References are scalars that refer to other variables

References are like pointers in C in that they refer to other variables. Create a reference with the \ operator.

    my $sref = \$scalar;
    my $aref = \@array;
    my $href = \%hash;
    my $cref = \&subroutine;

The thing the reference point to is the "referent".

Dereference a reference with the appropriate sigil, preferably in squiggly braces.

    my $other_scalar = ${$sref};
    my @other_array  = @{$aref};
    my %other_hash   = %{$href};
    &{$cref} # Call the referent.

Arrow pointer is easier way to dereference.

To access array and hashrefs, use the -> operator.

    my $stooge = $aref->[1];
    my $stooge = $href->{Curly};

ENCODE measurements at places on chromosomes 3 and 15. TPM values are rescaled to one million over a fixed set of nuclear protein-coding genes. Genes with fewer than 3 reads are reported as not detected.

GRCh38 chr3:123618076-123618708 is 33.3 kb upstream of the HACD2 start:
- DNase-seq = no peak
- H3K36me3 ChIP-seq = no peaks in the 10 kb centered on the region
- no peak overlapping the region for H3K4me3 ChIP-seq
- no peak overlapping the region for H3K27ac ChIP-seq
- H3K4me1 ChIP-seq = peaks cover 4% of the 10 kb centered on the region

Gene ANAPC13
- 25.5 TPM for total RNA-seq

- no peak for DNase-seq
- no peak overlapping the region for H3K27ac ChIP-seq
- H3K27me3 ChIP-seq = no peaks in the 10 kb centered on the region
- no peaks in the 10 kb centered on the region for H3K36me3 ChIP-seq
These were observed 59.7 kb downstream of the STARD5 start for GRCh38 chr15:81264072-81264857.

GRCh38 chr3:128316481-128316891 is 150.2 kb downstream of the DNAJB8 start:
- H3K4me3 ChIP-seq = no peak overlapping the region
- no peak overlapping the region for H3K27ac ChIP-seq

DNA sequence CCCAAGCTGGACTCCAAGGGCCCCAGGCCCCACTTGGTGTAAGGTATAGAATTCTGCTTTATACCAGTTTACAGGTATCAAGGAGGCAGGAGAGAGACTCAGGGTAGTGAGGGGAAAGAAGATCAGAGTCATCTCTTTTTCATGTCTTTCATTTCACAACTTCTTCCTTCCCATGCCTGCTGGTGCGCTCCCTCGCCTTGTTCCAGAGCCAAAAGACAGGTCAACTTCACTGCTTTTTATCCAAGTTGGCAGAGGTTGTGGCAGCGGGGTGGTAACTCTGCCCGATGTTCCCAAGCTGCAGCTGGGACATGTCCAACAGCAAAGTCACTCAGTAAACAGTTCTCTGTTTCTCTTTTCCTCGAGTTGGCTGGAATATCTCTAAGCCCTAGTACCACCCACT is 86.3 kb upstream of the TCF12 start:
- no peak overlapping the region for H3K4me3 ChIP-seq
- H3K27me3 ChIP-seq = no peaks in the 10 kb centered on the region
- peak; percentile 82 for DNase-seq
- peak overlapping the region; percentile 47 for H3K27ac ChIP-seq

ref vs isa

  • A reference belongs to one class
  • You can check this class with ref
  • An object reference can inherit from other classes
  • You can ask an object if it inherited from a class with isa
  • Don't use ref without a good reason
  • isa is part of the UNIVERSAL package, so you can call it on objects
        my $mech = WWW::Mechanize->new;
        print "ok\n" if $mech->isa('LWP::UserAgent');

References to anonymous subroutines

Subroutines can be assigned to a variable, then called, allowing code references to be passed around and used at will. This can come in handy if, for example, you're writing a subroutine that needs to execute supplied code as part of its work.

    my $casefix = sub { return ucfirst lc $_[0] };

    my $color = $casefix->("rED");
    print "Color: $color\n"; # prints Red


Arrays of arrayrefs, hashes of hashrefs

perldoc perlreftut

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